Head of Customer Support and Engagement
Patient engagement platform HotDoc aims to improve the healthcare experience for everyone in Australia by bringing practitioners and patients closer together. The COVID-19 pandemic established it as a household service for booking appointments, and now it services 10 million patients and 21,000 healthcare practitioners.
Naturally, this kind of rapid adoption has required a significant transformation of the HotDoc customer experience team, and one of the most pressing issues that Agnes has been tasked to solve is how to scale a small customer support team while the customer base and product stack grows so dramatically.
The two areas that Agnes has prioritised are making self service the primary destination for customers to receive help, and reducing the propensity to contact by surfacing the top reasons for contact and solving for them in collaboration with the product team.
Building a business case for self-service meant securing buy-in from leaders and stakeholders - not only in terms of it delivering an ROI, but also that it would simply be viable, particularly as the audience was historically viewed as "tech averse". However, Agnes was able to make a convincing case by focusing on data demonstrating that time could be saved answering questions which were repeatable and easily answered using self-service, the FTE costs that could be saved by moving to a one-to-many training strategy, rather than the existing one-to-one training mode, and how providing speed and ease for customers would lead to stronger NPS, CSAT as well as greater loyalty.
With COVID-19 driving rapid adoption, plus the Australian government tasking HotDoc with a tender to help create and implement a platform to book PCR testing and vaccinations in 150 pop-up respiratory clinics across Australia, it became clear that the next phase would involve the organisation having to (in Agnes' own words): "Build the plane as we flew in order to quickly support a larger customer base with more complex needs."
With this in mind, Agnes focused on what processes needed to be changed to place self-service at the heart of the business, and what organisational structure was required. This led to the transformation of the CX team from a handful of support agents to a team that now encompasses Tier 1 and 2 agents, support team leaders, knowledge and content writers, a customer insights contributor and an events and community manager. There was also a focus on mapping and rolling out a product release process in collaboration with the product team to insert customer insights into the heart of the organisation's product cycle from the conception of the idea, through to management post- deployment.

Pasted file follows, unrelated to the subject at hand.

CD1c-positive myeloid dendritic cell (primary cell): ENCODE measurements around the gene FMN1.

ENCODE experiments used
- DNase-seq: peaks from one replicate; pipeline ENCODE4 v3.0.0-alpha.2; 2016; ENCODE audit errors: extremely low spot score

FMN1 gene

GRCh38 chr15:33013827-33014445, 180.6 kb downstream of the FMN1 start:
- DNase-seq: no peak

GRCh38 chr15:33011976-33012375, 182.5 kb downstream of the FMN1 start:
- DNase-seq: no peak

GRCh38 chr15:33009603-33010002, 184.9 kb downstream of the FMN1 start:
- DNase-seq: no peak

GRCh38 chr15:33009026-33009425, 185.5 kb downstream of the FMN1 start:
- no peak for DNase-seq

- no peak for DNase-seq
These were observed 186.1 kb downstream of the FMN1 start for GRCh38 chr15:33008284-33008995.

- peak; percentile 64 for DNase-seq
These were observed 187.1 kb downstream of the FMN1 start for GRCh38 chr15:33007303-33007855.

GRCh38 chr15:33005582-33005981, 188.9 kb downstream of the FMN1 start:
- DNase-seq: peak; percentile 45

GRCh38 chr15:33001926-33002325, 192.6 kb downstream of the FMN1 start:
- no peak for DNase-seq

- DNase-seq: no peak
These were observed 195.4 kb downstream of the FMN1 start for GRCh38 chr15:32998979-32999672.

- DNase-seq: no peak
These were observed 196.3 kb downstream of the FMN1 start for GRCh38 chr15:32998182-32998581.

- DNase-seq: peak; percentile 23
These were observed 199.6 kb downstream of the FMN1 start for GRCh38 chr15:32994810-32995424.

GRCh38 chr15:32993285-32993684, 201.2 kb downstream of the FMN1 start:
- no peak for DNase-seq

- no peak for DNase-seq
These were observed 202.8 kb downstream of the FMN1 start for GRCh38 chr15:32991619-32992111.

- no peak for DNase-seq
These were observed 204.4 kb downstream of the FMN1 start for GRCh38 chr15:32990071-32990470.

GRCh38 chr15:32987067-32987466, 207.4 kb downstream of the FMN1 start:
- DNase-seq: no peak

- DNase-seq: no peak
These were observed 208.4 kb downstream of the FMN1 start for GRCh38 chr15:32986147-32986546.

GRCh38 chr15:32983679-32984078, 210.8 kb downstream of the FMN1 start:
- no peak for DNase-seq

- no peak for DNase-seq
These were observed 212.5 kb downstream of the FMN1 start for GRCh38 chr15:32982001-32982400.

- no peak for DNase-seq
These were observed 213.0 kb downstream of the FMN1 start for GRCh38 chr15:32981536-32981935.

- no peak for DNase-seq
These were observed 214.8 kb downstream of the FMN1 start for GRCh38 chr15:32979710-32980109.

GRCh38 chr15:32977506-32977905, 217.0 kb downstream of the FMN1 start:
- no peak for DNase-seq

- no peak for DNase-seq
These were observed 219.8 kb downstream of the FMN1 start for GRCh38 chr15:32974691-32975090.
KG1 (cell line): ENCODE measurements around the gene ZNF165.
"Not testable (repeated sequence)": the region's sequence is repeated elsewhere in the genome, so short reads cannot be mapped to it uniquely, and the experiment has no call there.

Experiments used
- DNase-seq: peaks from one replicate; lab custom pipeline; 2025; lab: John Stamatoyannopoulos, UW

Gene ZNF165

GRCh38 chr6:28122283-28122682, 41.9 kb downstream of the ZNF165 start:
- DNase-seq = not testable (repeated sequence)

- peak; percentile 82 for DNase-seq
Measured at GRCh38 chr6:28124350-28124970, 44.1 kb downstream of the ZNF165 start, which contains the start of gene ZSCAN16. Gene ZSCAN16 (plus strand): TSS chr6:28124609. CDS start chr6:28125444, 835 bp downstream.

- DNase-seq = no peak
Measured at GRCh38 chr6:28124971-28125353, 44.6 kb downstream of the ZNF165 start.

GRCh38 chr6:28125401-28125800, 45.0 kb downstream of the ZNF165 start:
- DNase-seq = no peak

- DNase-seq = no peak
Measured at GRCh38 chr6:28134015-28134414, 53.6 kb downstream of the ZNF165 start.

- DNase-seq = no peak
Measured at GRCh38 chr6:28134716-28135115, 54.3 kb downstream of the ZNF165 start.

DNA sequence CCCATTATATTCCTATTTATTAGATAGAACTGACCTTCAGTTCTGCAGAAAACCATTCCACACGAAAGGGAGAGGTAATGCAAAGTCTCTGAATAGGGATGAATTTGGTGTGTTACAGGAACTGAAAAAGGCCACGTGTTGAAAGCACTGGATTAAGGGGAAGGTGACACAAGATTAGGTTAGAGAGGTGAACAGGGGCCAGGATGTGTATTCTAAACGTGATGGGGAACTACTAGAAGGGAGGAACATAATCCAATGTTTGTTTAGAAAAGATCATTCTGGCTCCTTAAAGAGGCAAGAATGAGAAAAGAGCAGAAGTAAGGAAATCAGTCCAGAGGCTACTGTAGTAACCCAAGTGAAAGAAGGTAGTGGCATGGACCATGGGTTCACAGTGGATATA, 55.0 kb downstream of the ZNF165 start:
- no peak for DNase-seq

The launch of Australia's vaccination programme also enabled the organisation to stress-test this new approach. And through the use of the product release framework designed by Agnes, HotDoc was able to contribute to the creation of the vaccination product by creating tight feedback loops and QA-ing the features through the lens of the customer to ensure they made the right decisions for them. Furthermore, a new learning portal (HotDoc Academy) was launched alongside the vaccination features so as to virtually onboard the 2,000+ customers they knew would want access to this feature come launch day. HotDoc Academy has since grown from 170 active users upon launch to between 400-500 users a month to date, removing the need for the customer success team to perform one-on-one training.
The organisation estimates that without the self-service project, customer teams would have had to have doubled - and even tripled in some months - to account for the contact volume. And at the same time, churn remains low while NPS and CSAT have remained high, with ‘Overall Value’ being the highest driver for NPS promoter scores.
I’m most proud of how we’ve been able to prove that investment in self- service and learning for our customers can equate to true ROI for the business.